‘Unsung hero’ keeping Frayser beautiful
Christine Grandberry leads by example.
Brittney Gathen, Special to The New Tri-State Defender | 6/9/2016, 1:19 p.m.
The beauty of Frayser is etched in the mind of longtime resident Christine Grandberry.
“I’ll get in my wheelchair and go down the street and pick up all the trash, just because I love my neighborhood,” said Grandberry, 68.
“I have spent my own money to get some of these yards cut, just to keep the neighborhood looking nice, and I’m on a fixed income.”
Grandberry has called Frayser home for 20-plus years. Getting in involved is a way of life for her, whether its the Frayser Neighborhood Council, the Frayser Exchange Club, the Rangeline Neighborhood Association or in some other area of Memphis.
“She’s been here so long, and she knows just about everybody,” said the Rev. Charlie Caswell of Union Grove Baptist Church. “She’s connected on every level whether it’s residents or politicians or stakeholders. If you need to know how to get in touch with somebody, she’s a key person to reach out to.”
His “play mom,” said Caswell, is “very bold in her approach to let people know that she’s very concerned and very determined to keep her community clean and safe... she’s passionate about what she does.”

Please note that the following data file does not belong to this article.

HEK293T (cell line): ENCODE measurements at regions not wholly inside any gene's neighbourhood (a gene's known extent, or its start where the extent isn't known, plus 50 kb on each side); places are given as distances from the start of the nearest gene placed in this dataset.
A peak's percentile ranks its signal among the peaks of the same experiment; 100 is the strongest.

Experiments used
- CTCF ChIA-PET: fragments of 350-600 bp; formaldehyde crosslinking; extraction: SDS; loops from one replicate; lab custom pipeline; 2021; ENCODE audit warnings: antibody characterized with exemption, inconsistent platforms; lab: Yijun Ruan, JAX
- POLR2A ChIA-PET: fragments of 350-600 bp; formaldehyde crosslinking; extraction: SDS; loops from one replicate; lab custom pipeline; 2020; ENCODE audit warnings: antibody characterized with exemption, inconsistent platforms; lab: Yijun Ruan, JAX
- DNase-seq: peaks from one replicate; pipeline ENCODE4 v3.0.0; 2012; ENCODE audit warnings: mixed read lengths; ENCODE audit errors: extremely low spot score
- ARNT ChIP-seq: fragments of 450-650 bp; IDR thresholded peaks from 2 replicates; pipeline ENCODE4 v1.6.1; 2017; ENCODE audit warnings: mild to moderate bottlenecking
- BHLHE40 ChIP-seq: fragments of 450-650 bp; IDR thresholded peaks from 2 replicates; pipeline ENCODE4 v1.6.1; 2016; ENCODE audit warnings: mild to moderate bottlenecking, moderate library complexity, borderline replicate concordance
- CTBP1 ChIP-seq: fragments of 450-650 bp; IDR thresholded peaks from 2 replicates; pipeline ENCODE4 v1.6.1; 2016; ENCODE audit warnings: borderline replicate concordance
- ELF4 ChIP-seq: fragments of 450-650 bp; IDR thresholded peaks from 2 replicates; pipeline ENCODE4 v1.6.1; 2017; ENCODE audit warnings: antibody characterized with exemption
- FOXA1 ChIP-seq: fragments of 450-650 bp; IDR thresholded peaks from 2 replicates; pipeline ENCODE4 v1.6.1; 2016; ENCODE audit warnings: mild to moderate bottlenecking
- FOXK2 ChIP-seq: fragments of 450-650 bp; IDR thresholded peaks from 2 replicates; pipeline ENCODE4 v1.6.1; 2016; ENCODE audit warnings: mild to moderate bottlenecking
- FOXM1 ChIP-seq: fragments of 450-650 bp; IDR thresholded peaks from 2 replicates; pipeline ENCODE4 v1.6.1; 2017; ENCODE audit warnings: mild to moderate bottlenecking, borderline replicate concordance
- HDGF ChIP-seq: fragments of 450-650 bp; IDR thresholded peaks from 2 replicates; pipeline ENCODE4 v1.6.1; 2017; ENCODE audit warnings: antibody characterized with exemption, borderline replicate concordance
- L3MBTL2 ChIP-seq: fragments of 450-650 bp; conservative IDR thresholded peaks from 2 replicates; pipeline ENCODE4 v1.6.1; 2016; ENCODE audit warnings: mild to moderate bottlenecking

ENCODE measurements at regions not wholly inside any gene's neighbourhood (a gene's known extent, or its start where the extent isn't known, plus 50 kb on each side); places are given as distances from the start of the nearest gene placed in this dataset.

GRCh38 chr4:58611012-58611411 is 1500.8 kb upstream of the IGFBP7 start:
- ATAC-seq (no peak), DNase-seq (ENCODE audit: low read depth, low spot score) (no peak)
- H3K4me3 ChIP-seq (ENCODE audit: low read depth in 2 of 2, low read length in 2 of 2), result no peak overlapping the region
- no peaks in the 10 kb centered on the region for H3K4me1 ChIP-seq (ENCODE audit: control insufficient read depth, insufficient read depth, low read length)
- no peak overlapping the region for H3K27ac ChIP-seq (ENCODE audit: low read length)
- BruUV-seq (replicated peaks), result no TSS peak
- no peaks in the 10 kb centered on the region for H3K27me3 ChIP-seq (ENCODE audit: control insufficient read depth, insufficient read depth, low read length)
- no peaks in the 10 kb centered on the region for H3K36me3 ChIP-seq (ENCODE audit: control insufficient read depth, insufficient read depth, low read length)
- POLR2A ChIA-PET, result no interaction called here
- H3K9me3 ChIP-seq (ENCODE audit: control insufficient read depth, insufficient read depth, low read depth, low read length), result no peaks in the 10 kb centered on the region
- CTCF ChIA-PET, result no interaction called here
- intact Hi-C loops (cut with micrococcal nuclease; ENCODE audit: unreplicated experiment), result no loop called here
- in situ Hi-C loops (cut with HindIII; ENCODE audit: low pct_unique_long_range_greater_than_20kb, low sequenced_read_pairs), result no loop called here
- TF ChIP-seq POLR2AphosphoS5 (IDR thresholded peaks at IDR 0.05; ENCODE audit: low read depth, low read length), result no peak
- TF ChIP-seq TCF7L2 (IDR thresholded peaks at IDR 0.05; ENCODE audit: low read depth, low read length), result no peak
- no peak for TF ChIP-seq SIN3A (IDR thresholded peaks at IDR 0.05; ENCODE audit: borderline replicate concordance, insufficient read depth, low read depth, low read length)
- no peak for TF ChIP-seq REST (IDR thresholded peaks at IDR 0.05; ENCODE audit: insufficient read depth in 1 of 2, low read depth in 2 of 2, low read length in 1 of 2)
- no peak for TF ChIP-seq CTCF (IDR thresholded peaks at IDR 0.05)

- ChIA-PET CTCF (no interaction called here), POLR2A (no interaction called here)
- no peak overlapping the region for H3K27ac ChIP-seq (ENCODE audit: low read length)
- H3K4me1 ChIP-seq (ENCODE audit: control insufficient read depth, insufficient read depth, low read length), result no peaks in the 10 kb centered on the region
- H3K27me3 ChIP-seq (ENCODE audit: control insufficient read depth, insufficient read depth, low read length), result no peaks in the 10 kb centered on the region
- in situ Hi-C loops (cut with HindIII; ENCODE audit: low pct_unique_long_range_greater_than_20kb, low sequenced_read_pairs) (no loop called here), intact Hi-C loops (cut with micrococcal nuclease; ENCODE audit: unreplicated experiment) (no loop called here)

Underlying that passion is Grandberry’s rejection of the notion that “It ain’t my house’” and her embrace of the principle that “It’s your neighborhood.”
“I want to keep mine up,” she says, “and it seems like you would want to keep yours up. …Even if you are a renter, care about your neighborhood.”
E. Shelly Rice, president of the Frayser Exchange Club, said more people like Grandberry are needed in Frayser.
“She doesn’t just stand on the sidelines. …If we had more people like her in the Frayser community, it could be turned around overnight.”
Two years ago, Grandberry became a volunteer code enforcement inspector, reporting violations to Code Enforcement in the city’s Public Works division. She would like for code enforcement officials and city officials in general to play a more active role in bettering her community.
“We need some help. …If the mayor put forth an effort on what he campaigned about…start with blight…If you know it has so much blight, make the people responsible for their yards and lots.”
And then there is the senseless violence committed by young people that Grandberry is convinced could be productive contributors to the community if more of them were employed “so that they won’t feel so insecure that they have to kill somebody ‘just because.’”
Every Wednesday from 6:30 a.m. to 2:30 p.m., Grandberry answers questions as a volunteer at the information desk at 201 Poplar, where she also gives out candy, smiles and jokes with passersby in effort to brighten their day. It’s a role she’s filled for eight years.
“She never gives up and she never takes no for an answer,” said MPD Sgt. Craig Littles, who has known Grandberry for over a decade. “She is a woman of respect and loyalty who loves her community. She’s an unsung hero. She doesn’t look for any limelight or gratuities, but she’s most deserving of whatever comes her way.”